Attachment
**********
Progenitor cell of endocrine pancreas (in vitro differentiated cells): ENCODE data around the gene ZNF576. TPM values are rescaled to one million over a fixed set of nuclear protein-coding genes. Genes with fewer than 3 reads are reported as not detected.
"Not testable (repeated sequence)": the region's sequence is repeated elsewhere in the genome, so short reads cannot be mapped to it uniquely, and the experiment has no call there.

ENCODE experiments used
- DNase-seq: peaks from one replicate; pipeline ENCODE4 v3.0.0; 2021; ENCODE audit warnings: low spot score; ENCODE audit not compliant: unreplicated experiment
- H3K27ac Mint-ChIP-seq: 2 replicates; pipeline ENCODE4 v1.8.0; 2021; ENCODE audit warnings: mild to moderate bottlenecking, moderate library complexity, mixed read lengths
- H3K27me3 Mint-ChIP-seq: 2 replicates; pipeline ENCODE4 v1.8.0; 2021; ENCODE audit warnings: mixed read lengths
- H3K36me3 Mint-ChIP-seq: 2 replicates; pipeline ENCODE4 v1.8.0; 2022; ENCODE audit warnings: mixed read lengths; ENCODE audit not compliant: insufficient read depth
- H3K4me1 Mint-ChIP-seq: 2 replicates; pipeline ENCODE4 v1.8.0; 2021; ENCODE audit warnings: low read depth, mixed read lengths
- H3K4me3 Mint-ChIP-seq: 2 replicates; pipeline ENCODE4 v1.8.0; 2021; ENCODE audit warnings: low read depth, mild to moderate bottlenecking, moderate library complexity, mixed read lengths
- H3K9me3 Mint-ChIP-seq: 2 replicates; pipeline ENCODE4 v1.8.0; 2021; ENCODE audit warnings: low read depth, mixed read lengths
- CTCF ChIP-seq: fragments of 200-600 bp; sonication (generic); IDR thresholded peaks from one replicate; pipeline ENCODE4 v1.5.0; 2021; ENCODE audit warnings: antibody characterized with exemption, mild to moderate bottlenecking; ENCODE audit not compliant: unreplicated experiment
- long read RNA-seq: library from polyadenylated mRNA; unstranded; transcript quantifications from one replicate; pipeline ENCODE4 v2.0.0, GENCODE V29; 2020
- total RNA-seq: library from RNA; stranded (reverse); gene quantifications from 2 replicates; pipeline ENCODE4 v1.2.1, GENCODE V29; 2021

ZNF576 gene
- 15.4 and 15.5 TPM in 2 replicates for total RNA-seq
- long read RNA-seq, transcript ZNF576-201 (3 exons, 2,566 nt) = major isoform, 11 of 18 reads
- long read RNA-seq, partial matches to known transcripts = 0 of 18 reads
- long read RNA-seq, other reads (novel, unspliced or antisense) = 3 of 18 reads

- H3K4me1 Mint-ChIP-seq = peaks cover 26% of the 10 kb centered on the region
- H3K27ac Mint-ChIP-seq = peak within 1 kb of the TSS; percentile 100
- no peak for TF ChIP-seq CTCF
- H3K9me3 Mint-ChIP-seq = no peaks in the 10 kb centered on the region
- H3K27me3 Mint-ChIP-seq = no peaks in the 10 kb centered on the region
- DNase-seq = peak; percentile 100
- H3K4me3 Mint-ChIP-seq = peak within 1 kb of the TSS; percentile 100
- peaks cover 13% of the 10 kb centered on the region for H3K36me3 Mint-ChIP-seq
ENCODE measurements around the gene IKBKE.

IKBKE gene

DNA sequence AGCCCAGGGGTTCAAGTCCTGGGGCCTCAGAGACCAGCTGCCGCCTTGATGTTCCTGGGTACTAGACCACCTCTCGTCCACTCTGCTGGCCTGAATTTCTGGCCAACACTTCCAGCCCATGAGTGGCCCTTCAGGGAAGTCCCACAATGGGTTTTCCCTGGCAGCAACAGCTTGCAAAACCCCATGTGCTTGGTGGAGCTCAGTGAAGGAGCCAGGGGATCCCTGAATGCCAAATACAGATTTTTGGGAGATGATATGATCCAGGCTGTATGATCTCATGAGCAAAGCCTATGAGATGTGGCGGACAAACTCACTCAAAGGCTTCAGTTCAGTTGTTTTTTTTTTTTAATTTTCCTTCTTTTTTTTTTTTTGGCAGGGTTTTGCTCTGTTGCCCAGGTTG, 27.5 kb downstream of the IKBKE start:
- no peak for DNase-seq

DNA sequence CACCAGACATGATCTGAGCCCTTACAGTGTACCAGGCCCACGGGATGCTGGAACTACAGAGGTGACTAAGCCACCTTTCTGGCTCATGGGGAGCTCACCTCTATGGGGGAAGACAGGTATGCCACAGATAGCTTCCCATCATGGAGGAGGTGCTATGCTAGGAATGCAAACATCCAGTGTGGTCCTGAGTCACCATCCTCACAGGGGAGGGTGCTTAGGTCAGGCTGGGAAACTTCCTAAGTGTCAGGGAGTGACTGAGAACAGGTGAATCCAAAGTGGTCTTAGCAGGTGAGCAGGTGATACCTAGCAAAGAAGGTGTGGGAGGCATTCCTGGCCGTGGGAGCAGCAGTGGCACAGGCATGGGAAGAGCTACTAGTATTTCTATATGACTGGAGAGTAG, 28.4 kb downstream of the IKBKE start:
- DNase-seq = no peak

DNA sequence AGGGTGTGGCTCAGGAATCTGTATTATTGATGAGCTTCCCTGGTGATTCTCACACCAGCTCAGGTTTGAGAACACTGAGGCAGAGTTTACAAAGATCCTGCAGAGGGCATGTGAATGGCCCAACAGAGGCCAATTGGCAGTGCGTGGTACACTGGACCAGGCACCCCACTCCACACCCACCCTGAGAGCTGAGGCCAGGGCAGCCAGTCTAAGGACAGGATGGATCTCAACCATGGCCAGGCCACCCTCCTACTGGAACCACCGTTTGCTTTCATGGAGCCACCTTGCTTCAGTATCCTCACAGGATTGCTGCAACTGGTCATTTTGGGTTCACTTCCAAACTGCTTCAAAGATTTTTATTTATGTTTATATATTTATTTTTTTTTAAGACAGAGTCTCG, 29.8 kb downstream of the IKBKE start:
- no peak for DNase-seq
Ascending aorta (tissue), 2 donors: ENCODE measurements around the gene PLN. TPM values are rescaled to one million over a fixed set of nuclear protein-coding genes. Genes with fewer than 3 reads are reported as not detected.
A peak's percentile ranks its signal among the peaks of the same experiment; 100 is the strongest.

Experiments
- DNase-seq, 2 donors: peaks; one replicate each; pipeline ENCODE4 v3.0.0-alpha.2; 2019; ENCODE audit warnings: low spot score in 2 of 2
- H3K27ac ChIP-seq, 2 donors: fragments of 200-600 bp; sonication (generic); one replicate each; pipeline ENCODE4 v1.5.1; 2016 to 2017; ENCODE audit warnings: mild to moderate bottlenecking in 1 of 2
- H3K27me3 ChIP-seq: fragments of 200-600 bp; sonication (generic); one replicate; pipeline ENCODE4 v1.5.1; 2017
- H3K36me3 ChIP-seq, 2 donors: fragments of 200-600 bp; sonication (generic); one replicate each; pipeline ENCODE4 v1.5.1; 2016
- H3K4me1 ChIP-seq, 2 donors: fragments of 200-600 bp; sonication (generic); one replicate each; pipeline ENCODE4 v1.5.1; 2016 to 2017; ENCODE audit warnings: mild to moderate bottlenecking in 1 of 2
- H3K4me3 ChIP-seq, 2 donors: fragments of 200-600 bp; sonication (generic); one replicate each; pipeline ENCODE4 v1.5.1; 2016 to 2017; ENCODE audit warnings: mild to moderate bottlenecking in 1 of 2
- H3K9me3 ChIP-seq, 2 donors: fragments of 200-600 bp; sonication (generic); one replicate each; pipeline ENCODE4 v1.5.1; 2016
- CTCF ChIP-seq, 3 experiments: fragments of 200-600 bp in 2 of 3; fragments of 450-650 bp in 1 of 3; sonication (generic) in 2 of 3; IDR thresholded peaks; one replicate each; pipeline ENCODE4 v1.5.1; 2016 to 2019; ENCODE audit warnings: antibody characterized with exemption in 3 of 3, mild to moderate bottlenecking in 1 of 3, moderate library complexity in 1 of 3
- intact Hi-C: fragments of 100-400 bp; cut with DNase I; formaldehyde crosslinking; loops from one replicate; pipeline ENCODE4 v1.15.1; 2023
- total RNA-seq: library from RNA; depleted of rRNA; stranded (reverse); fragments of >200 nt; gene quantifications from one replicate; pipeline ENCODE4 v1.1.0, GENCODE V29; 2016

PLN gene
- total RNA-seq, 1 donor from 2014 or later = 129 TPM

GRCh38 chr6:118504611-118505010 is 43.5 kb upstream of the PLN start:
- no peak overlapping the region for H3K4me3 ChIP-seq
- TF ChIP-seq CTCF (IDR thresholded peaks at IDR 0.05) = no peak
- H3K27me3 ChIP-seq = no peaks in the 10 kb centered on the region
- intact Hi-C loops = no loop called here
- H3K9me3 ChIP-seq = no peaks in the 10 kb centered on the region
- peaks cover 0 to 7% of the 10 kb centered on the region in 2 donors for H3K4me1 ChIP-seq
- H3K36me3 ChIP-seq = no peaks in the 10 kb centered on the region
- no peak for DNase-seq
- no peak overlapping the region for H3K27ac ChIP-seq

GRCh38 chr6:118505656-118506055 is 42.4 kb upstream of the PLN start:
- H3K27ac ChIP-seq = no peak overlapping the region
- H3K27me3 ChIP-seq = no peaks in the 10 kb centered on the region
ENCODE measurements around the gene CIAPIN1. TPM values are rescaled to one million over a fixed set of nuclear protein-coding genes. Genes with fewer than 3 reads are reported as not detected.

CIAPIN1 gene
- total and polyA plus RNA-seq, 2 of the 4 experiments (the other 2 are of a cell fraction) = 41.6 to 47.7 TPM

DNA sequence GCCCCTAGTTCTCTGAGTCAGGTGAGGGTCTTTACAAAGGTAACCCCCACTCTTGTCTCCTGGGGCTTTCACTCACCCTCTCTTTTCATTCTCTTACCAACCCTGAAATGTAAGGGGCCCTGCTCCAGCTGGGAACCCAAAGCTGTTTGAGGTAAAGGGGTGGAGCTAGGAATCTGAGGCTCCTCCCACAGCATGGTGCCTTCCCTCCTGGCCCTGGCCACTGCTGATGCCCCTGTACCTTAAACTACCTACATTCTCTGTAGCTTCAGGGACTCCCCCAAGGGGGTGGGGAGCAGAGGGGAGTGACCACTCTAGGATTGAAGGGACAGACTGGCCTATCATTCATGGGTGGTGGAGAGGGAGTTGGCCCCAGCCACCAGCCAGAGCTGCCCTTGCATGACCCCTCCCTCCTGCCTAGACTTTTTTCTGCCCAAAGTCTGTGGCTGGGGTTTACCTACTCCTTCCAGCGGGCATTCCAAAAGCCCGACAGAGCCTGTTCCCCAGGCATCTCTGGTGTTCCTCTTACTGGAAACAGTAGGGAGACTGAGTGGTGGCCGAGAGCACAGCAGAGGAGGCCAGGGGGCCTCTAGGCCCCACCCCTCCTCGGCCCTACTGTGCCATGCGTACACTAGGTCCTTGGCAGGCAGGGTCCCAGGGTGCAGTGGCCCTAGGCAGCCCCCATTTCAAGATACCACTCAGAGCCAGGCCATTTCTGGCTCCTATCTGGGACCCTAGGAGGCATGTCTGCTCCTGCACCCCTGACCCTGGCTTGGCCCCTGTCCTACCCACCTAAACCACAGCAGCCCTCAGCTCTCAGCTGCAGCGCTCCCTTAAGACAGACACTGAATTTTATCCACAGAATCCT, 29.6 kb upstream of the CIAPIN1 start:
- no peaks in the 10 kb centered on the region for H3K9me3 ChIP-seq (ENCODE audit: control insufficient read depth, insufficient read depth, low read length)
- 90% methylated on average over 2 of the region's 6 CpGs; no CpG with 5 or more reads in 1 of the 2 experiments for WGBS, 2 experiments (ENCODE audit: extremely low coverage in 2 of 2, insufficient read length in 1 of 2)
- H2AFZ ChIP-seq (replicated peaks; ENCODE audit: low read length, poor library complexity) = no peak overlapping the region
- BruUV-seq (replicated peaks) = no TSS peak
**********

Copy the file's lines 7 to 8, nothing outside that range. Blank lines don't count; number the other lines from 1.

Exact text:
- H3K36me3 Mint-ChIP-seq: 2 replicates; pipeline ENCODE4 v1.8.0; 2022; ENCODE audit warnings: mixed read lengths; ENCODE audit not compliant: insufficient read depth
- H3K4me1 Mint-ChIP-seq: 2 replicates; pipeline ENCODE4 v1.8.0; 2021; ENCODE audit warnings: low read depth, mixed read lengths